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Putting Batteries in Series and Parallel and Series-Parallel

Putting Batteries in Series and Parallel and Series-Parallel

 

This is really simple, but it’s amazing how many people screw it all up!

In series, volts increase; amps remain the same.
In parallel, amps increase; volts remain the same.

In Parallel: you connect the Positive(+) of one 12v battery to the Positive(+) of the another 12v battery. Connect the Negative(-) of one to the Negative(-) of the other. You will then have still have a 12 volt battery, but with greater amp hour capacity. This is now an ordinary 12V battery, except that instead of being in one “box,” it is in two boxes.

In Series: If you were to hook two 12 volt batteries in series, you’d have 24 volts. Clearly not the thing to do unless you have a bus conversion or custom rig that uses 24Volts. However, many RVers use 6 volt (usually golf cart) batteries. E.G., Two 105AH 6v in series would still = about 105AH but @ a nominal 12V.

Wiring in Series:
To visualize it easier. Start with a simple block diagram. Two 6V batteries.
On left battery, place negative(-) at left end, place Positive(+) on right end.
On right battery, place Negative(-) on left end, place Positive(+) on right end.
Draw a line from (+) on left bat to adjacent (-) on right battery.

This is now an ordinary 12v battery, except that instead of being in one “box” with cells all connected in series on the interior, it is in two boxes joined with a cable. It’s still a single 12 volt battery, electrically, so START THINKING OF IT THIS WAY and don’t confuse yourself by thinking of it as battery 1 and battery 2.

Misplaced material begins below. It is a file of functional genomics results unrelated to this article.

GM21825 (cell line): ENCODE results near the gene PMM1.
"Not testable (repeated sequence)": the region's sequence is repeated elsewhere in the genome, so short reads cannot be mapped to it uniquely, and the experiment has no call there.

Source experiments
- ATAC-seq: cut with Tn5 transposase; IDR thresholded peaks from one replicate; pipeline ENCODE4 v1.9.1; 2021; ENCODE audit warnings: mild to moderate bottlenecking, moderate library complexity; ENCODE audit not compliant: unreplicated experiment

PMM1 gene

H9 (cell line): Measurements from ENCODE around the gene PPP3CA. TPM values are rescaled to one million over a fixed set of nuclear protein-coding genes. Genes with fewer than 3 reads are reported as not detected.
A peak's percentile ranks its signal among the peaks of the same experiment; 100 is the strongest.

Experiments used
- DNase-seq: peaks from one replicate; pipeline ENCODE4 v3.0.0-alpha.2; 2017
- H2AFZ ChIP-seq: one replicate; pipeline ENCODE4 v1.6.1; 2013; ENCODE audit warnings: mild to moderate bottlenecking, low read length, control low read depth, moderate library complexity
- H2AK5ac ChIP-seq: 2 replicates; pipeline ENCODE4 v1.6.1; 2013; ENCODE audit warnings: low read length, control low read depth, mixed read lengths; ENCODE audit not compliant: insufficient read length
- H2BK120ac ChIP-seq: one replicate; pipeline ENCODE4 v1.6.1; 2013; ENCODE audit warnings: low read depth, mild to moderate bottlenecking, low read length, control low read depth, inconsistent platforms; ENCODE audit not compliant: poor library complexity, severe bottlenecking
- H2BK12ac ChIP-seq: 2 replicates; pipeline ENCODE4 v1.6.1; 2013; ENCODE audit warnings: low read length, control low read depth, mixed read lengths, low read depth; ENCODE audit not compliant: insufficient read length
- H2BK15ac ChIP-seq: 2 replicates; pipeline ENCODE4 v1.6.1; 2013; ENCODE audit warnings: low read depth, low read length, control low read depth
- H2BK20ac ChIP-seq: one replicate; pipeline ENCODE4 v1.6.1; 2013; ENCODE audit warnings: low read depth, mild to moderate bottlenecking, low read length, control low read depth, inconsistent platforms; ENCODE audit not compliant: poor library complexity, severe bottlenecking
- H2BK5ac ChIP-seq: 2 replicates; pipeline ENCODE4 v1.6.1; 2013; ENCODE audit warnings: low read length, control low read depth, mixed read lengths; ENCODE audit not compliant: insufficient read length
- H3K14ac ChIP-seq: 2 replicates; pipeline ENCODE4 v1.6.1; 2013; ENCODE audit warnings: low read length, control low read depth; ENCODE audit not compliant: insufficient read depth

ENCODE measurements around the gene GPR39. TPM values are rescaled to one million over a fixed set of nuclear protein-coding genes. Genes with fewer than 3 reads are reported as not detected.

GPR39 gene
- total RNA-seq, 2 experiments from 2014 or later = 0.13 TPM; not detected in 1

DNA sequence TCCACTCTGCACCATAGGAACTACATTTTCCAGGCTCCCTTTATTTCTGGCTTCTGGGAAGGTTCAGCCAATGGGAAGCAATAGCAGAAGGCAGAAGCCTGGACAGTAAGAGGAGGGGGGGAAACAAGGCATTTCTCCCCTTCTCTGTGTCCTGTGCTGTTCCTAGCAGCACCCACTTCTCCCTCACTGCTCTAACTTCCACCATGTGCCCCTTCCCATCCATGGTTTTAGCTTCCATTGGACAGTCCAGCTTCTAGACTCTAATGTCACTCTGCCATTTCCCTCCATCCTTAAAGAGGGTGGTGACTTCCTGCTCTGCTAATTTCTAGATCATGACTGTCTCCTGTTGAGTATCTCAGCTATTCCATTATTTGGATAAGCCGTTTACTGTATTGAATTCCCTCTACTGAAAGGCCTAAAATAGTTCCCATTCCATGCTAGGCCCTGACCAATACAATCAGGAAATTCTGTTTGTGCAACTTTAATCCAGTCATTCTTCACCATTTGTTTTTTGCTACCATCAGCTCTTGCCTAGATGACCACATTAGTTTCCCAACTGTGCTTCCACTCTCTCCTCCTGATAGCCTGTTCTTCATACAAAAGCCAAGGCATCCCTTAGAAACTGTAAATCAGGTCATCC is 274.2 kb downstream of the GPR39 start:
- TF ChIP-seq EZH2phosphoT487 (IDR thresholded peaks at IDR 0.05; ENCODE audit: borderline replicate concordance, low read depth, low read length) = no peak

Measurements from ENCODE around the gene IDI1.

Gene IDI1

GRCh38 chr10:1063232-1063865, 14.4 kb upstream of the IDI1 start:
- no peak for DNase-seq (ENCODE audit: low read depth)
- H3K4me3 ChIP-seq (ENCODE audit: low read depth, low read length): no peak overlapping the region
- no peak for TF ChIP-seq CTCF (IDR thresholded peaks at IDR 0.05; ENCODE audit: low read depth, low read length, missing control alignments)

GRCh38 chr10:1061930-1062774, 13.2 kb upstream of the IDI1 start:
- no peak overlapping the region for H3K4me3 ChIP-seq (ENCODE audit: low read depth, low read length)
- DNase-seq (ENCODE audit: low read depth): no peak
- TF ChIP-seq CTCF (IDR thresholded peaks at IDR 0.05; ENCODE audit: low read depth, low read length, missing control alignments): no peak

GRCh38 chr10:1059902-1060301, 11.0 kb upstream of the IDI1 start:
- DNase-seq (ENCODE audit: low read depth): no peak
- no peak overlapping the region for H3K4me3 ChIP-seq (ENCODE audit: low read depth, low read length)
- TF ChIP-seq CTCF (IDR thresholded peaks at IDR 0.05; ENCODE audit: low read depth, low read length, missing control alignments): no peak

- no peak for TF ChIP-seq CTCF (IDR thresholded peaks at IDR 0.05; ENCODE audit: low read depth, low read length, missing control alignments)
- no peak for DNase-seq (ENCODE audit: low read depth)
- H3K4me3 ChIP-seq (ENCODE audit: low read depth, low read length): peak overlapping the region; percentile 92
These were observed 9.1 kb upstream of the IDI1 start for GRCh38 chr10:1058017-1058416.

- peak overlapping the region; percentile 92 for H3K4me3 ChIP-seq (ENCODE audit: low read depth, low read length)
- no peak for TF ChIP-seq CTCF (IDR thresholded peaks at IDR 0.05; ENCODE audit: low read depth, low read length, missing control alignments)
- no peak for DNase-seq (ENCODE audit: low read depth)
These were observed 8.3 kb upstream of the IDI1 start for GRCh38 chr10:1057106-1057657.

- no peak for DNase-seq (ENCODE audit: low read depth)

At this point, you’ve got two unused battery posts — just like an ordinary 12 volt bat; one neg that goes to chassis ground and one positive that goes to normal 12v isolator/supply/etc.

Series/Parallel:
Just repeat the series step above with two more 6 volt batteries and you end up with two 12V batteries. Think of it this way instead of as four 6V batteries! You now have two negative(-) unused posts. Connect them together (just as you would when connecting two ordinary 12v batteries in parallel). Repeat for the two unused positive(+) posts.

It’s really quite simple. The problem many people have is in thinking that this is very complicated. It’s not.

The only time you think of the batteries as four 6V batteries is when you disconnect them for maintenance and cleaning. And then, only to make absolutely certain that you don’t screw up when putting them back together.


Toward this end, it’s essential that you clearly label posts and cable ends!